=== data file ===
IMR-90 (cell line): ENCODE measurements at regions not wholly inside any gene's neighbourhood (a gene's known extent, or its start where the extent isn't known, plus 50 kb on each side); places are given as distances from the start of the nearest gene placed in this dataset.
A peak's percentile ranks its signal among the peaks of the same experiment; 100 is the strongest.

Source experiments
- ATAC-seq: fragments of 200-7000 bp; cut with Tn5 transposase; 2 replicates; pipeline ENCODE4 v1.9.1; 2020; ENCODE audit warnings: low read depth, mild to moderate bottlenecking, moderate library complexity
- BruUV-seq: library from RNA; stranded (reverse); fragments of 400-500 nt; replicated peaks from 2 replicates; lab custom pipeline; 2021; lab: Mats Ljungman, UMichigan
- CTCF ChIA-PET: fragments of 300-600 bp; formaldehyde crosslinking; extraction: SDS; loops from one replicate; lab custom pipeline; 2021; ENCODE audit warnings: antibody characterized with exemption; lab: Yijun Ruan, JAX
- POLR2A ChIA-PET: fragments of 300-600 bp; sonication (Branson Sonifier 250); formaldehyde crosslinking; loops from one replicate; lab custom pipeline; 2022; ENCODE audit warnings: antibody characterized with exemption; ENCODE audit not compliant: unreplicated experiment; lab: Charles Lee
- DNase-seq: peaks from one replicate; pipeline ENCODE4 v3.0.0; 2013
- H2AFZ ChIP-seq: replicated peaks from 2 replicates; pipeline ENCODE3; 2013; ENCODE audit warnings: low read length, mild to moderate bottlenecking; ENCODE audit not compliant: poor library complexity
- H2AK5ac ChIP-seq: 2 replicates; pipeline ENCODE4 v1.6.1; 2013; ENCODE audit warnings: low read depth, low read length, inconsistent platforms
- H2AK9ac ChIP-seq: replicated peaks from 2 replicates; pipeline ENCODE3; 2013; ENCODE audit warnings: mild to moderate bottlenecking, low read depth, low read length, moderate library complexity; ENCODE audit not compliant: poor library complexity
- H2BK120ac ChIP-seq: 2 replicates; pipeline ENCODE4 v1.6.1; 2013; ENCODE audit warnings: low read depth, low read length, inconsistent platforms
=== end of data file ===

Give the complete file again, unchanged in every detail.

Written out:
IMR-90 (cell line): ENCODE measurements at regions not wholly inside any gene's neighbourhood (a gene's known extent, or its start where the extent isn't known, plus 50 kb on each side); places are given as distances from the start of the nearest gene placed in this dataset.
A peak's percentile ranks its signal among the peaks of the same experiment; 100 is the strongest.

Source experiments
- ATAC-seq: fragments of 200-7000 bp; cut with Tn5 transposase; 2 replicates; pipeline ENCODE4 v1.9.1; 2020; ENCODE audit warnings: low read depth, mild to moderate bottlenecking, moderate library complexity
- BruUV-seq: library from RNA; stranded (reverse); fragments of 400-500 nt; replicated peaks from 2 replicates; lab custom pipeline; 2021; lab: Mats Ljungman, UMichigan
- CTCF ChIA-PET: fragments of 300-600 bp; formaldehyde crosslinking; extraction: SDS; loops from one replicate; lab custom pipeline; 2021; ENCODE audit warnings: antibody characterized with exemption; lab: Yijun Ruan, JAX
- POLR2A ChIA-PET: fragments of 300-600 bp; sonication (Branson Sonifier 250); formaldehyde crosslinking; loops from one replicate; lab custom pipeline; 2022; ENCODE audit warnings: antibody characterized with exemption; ENCODE audit not compliant: unreplicated experiment; lab: Charles Lee
- DNase-seq: peaks from one replicate; pipeline ENCODE4 v3.0.0; 2013
- H2AFZ ChIP-seq: replicated peaks from 2 replicates; pipeline ENCODE3; 2013; ENCODE audit warnings: low read length, mild to moderate bottlenecking; ENCODE audit not compliant: poor library complexity
- H2AK5ac ChIP-seq: 2 replicates; pipeline ENCODE4 v1.6.1; 2013; ENCODE audit warnings: low read depth, low read length, inconsistent platforms
- H2AK9ac ChIP-seq: replicated peaks from 2 replicates; pipeline ENCODE3; 2013; ENCODE audit warnings: mild to moderate bottlenecking, low read depth, low read length, moderate library complexity; ENCODE audit not compliant: poor library complexity
- H2BK120ac ChIP-seq: 2 replicates; pipeline ENCODE4 v1.6.1; 2013; ENCODE audit warnings: low read depth, low read length, inconsistent platforms